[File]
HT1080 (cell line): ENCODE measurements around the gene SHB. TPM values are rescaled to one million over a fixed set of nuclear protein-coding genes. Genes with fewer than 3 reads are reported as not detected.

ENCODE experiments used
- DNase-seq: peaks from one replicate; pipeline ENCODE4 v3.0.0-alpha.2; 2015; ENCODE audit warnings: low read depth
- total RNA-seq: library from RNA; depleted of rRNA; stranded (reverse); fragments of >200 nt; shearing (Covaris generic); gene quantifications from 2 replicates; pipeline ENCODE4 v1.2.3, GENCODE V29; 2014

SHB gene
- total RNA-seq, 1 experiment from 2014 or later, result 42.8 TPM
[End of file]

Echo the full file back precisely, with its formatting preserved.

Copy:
HT1080 (cell line): ENCODE measurements around the gene SHB. TPM values are rescaled to one million over a fixed set of nuclear protein-coding genes. Genes with fewer than 3 reads are reported as not detected.

ENCODE experiments used
- DNase-seq: peaks from one replicate; pipeline ENCODE4 v3.0.0-alpha.2; 2015; ENCODE audit warnings: low read depth
- total RNA-seq: library from RNA; depleted of rRNA; stranded (reverse); fragments of >200 nt; shearing (Covaris generic); gene quantifications from 2 replicates; pipeline ENCODE4 v1.2.3, GENCODE V29; 2014

SHB gene
- total RNA-seq, 1 experiment from 2014 or later, result 42.8 TPM